I played my part too and, in the absence of deadlines or places to be, we chased the dragon: getting a buzz on four times a week, minimum. So it was no surprise to find myself heading out on a Tuesday, tipsy at 7.30, feeling the effects of Jack Herrer[3] and Domelsch Pilsner as we cycled along the canals to a gig at Ekko.[4]

The gig, which I’ve described in greater detail elsewhere,[5] came to an early conclusion at 11 but we were far from done. Outside the sun had only just set and reality struck like an anvil. It was still early; there was plenty more mischief to be had.

We ended up at that most unspeakable of clubs, Poema, where International Night was in full swing and the queue of Dutch (no VIP entry for them) stretched out the door. In short, Poema was a mess. It always is. My brain relies on old experiences to fill in the gaps in my memory. Shots at the bar, flirting but loads more drunk, beer after beer and general debauchery reigns supreme.

I fill an empty beer class with water in the bathroom and try to grab a hold of myself. Pull it together you scag. It’s nearly half past three and you have to get up and print an assignment for hand in before lunchtime. One more drink.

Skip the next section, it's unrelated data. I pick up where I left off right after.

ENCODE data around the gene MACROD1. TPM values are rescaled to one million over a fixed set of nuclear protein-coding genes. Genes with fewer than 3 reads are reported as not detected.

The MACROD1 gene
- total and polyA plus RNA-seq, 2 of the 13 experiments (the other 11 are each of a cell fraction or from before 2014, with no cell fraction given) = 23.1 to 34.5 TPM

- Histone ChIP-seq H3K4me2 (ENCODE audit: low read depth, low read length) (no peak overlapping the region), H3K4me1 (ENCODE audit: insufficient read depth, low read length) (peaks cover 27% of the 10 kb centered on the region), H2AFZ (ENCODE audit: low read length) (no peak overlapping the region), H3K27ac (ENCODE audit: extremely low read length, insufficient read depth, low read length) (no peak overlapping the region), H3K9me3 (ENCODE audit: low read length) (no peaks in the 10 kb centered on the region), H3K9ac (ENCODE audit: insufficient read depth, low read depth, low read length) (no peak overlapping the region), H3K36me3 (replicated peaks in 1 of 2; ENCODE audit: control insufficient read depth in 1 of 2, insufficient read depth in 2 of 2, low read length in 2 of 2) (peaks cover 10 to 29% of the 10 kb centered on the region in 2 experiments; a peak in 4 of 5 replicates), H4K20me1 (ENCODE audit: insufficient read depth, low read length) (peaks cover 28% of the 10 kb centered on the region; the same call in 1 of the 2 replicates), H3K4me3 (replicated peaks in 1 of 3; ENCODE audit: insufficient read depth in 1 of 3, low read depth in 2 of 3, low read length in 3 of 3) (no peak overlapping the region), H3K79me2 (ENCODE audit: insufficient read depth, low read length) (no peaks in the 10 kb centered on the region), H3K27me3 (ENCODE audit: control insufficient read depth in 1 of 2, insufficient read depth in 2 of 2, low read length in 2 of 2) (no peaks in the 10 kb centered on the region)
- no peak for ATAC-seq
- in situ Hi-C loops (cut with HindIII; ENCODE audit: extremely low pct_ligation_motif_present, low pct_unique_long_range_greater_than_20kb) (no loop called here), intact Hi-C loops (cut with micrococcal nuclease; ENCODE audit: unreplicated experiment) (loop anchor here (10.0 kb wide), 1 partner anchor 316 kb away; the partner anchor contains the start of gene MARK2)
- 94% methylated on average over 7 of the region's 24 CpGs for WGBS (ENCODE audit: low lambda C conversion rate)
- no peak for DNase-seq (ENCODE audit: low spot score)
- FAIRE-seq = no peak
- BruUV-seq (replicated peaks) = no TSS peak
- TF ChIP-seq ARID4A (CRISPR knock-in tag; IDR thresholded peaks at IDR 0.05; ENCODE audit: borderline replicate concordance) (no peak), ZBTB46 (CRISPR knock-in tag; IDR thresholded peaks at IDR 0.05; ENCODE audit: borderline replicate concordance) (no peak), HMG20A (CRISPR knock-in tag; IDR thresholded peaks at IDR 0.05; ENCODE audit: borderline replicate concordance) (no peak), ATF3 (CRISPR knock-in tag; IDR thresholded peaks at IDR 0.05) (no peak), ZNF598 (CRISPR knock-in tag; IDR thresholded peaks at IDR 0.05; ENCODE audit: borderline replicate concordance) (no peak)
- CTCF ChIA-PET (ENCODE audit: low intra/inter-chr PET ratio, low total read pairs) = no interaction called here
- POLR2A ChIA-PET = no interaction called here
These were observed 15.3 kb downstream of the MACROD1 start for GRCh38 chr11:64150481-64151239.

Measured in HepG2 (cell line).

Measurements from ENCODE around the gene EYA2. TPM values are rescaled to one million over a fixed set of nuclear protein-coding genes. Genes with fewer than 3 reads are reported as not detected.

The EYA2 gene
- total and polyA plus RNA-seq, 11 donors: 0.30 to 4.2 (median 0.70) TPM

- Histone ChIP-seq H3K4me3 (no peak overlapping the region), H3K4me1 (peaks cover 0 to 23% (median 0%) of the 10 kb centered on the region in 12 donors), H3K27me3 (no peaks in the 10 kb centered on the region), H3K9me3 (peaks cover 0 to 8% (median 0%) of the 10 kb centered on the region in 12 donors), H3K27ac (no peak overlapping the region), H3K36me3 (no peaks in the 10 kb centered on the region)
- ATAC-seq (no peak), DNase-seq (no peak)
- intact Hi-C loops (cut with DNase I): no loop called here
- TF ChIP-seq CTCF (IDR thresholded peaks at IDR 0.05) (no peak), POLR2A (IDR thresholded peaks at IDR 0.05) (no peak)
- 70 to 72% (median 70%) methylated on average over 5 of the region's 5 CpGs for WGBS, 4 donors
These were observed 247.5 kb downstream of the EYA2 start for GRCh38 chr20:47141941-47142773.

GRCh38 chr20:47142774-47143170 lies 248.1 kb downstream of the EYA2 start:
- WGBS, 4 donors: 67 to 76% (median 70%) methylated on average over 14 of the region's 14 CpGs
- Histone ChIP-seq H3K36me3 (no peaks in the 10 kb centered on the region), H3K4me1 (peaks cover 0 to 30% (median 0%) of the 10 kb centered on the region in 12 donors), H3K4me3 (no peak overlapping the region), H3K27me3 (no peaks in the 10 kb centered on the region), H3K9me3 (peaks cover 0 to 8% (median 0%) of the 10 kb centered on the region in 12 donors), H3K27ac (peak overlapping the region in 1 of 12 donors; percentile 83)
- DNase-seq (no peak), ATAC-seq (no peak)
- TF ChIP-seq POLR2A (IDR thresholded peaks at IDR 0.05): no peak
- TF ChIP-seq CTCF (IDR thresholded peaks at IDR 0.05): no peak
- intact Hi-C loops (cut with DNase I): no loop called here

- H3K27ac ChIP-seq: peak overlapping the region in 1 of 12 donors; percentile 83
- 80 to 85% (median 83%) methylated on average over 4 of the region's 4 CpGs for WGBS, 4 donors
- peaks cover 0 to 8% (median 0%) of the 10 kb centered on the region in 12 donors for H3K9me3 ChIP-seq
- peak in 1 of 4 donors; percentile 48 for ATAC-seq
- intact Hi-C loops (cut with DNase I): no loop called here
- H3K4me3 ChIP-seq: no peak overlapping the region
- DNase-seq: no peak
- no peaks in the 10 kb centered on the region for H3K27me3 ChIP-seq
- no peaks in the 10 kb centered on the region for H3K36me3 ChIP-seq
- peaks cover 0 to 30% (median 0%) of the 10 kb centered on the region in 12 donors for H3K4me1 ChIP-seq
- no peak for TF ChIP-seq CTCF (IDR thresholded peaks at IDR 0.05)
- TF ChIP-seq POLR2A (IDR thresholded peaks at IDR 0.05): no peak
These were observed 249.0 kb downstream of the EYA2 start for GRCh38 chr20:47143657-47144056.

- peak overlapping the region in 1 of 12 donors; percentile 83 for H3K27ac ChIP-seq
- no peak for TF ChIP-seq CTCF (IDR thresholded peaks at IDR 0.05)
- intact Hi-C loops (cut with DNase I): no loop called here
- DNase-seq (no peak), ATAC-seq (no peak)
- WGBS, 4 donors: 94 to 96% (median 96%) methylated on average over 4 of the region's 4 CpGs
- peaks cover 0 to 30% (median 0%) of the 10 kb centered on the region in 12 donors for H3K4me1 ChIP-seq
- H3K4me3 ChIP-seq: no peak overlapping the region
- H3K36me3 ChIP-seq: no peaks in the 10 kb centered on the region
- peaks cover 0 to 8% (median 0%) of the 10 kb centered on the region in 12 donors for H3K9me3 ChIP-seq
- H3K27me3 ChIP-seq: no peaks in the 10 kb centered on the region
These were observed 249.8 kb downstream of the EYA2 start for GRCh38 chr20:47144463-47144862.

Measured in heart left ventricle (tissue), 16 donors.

At the bar Hamish tells me he hasn’t even started his. He is shitfaced drunk, we all are, and he is so fucked that he can’t help but laugh as we ridicule his claims that he will knock it out in the morning. This is the attitude to exchange we’ve been looking for: complete nonchalance, laughing in the face of deadlines.

Eventually, I don’t know when or why, I decide to leave and in the crisp air of another Utrecht night realise that I am more sideways than I thought. The bike’s creaky momentum is seductive and I struggle against the desire to shut my eyes. At first I risk brief periods but then ambivalence kicks in and I’m coasting, eyes wide shut in the lane, loving the feel of wind against my face.

BANG. I’m stumbling, on my feet instead of the bike. Reality knocks and my addled brain struggles for a reference. Where the fuck am I? I stagger into a standing position and pull my bike up, checking my elbows for blood. Not much, good, oh fuck – my jeans are split down the side and the car I’ve hit has had its revenge. I lick the blood off my hands and kick the shattered remains of the wing mirror out of my way. There is a guy watching and his exhale of “hofadommerr”[6] confirms the spectacle of my high-speed collision. Before he can comment further I am on my bike again, cycling home as fast as I can, the paranoia and guilt swilling round the sodden matter that is my brain.

That poor bastard, he’ll be outside in a few hours no doubt, ready for another day at his desk. What has he done to deserve a dent and no wing mirror? I have no justification so push the responsibility away – chalk it up to night and the vicious ghouls that hide deep in the bottom of the bottle. He’s probably an asshole, I some karmic agent, sent to extract revenge in the form of minor vandalism.